Preliminary Characterization of Sexual Assault Lubricants: Comparison Between DART-TOFMS, GC-MS, and FT-IR
Exposition Floor, Aisles 2000-2700 - 2190-44 - 1:00pm - 3:00pm
Baumgarten, Brooke R - University of Central Florida/National Center for Forensic Science
Co-authors: Bridge, Candice - University of Central Florida/National Center for Forensic Science, Maric, Mark - University of Central Florida/National Center for Forensic Science, Vadell-Orsini, Caterina R - University of Central Florida/National Center for Forensic Science
Unfortunately, sexual assaults are a reality in today's society. Increasing use of condoms reduces potential of recovering DNA evidence, and a novel approach for the analysis of other trace evidence is required. The characterization and classification of lubricants is a relatively new approach for analyzing unknown trace evidence that could be collected from the crime scene or the victim.
In this study, 20 samples from different sexual lubricant manufacturing types were tested: water-based, silicone-based, oil-based, and organic/edible lubricants, and personal hygiene products which could also be used in sexual assaults. Instrumental methods were developed for direct analysis in real time-time of flight mass spectrometry (DART-TOFMS), gas chromatography-mass spectrometry (GC-MS) and Fourier transform infrared spectroscopy (FTIR). Analytical protocols were designed to increase the identification of unique components in these lubricants to develop a classification scheme for unknown samples.
Neat lubricants, as well as solvent extracts, were analyzed in both positive and negative ionization modes using DART-TOFMS in replicates of five. Neat lubricants and extracts were also analyzed via FTIR in triplicate, and extracts were analyzed by GC-MS in triplicate. Multivariate statistical techniques were used to identify unique markers that describe each class within the larger dataset. Classification schemes were developed for each instrument individually.
The outcomes of the classification schemes are expected to separate the different manufacturing types into groups, and sub-classes within each manufacturing type. The classification schemes developed from this preliminary study will affect the forensic trace evidence community by aiding in future exploitation of evidence found at a crime scene based on the data, thus providing investigative leads and innovative techniques in the analysis of trace evidence.
The Evaluation of Sexual Assault Evidence Using Direct Analysis in Real Time Time-of-Flight-Mass-Spectrometry (DART-TOFMS) and Gas Chromatography (GC-MS)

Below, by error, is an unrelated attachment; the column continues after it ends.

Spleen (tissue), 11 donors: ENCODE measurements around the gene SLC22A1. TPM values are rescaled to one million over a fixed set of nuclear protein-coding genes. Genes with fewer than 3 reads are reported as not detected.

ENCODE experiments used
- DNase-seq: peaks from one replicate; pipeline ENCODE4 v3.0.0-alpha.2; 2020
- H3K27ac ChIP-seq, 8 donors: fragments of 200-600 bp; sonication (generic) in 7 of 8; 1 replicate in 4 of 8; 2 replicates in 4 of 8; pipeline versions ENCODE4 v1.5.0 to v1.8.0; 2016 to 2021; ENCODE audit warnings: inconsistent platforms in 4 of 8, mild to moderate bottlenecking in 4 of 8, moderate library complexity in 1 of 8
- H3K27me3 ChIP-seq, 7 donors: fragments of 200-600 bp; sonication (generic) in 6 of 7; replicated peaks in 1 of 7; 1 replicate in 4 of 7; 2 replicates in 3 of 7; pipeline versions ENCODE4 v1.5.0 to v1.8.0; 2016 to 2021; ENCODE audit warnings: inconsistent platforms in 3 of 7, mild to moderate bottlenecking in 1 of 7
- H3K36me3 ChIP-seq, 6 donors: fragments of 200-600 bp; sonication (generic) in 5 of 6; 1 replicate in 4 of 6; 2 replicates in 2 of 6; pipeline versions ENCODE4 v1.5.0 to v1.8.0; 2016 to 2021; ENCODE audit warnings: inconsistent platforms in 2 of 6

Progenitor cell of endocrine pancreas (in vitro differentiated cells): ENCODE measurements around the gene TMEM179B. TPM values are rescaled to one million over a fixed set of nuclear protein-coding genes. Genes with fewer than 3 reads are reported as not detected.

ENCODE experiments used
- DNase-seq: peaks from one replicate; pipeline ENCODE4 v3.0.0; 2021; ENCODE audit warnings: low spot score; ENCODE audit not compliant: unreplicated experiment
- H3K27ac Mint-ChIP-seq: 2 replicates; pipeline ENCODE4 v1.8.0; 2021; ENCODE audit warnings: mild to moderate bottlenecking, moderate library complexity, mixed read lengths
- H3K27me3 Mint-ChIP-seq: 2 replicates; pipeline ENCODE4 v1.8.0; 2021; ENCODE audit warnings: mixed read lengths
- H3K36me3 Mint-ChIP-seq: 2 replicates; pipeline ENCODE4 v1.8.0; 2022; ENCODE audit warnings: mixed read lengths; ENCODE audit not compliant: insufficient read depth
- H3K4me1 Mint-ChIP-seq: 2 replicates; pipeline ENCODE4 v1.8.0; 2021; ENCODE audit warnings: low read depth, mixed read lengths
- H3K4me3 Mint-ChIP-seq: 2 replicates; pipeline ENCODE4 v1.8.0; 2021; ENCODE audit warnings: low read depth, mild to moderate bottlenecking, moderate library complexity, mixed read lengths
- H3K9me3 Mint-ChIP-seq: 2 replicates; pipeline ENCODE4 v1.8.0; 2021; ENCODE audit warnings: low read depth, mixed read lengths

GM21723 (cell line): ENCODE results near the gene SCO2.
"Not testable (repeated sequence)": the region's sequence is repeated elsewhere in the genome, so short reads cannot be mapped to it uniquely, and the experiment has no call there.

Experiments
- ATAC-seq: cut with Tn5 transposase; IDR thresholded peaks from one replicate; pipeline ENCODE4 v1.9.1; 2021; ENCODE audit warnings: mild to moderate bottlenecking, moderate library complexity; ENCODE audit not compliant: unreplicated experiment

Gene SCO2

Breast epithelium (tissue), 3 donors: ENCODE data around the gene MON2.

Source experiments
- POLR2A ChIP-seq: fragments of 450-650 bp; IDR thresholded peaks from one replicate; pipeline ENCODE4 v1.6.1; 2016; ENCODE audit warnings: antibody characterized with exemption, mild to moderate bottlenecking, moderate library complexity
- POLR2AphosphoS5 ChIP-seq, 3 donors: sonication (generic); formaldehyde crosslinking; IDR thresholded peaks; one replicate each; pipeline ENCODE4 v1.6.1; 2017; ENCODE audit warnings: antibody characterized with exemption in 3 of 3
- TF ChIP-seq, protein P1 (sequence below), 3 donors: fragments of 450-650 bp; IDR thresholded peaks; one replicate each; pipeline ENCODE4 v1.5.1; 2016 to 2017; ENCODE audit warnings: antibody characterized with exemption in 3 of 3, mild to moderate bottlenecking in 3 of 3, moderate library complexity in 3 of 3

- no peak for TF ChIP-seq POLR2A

Exposition Floor, Aisles 2000-2700 - 2190-42 - 1:00pm - 3:00pm
Moustafa, Yasmine - University of Central Florida/National Center for Forensic Science
Co-authors: Bridge, Candice - University of Central Florida/National Center for Forensic Science
Suspects in sexual assault cases are commonly identified by analyzing seminal fluid that remains at the crime scene for the DNA profile. However, the use of condoms in such crimes has been on the rise, prevention the deposition of biological fluid. As a result, sexual assault evidence should also include the analysis of condom lubricants to support the current analysis that is being conducted. However, to ensure that this type of analysis is beneficial for sexual assault investigations, an important consideration is the risk of false positives from the inherent residues of personal hygiene products (PHPs) found on the skin of the victim or at the crime scene. Therefore, the aim of this study is to present a classification scheme to mitigate the predicament of misidentifying unknown samples.
In this study, 32 samples including 12 personal lubricants, 10 condoms, and 10 PHPs, were analyzed using DART-TOFMS and GC-MS. The results were statistically treated using hierarchical cluster analysis, principal component analysis, and linear discriminant analysis. The statistical classifications from both DART-TOFMS and GC-MS were compared to evaluate the advantages and disadvantages of each analytical method to differentiation sexual lubricants from PHPs in sexual assault evidence.
The presentation will disclose a classification scheme to differentiate sexual lubricants from PHPs using two instrumental methods. Additionally, the use of statistics in providing accurate classification and discrimination will be discussed. The attendees will learn how unknown samples can be classified into sample groups and how instrumental methods for sexual assault evidence can be evaluated and compared.
A Validated and Rapid Method for the Quantification of Psychoactive Materials in Complex Plant Matrices Using Direct Analysis in Real Time-High Resolution Mass Spectrometry
Exposition Floor, Aisles 2000-2700 - 2190-31 - 1:00pm - 3:00pm
Fowble, Kristen Leigh - University at Albany, SUNY
Co-authors: Lesiak, Ashton D - University at Albany, SUNY, Musah, Rabi Ann - University at Albany, SUNY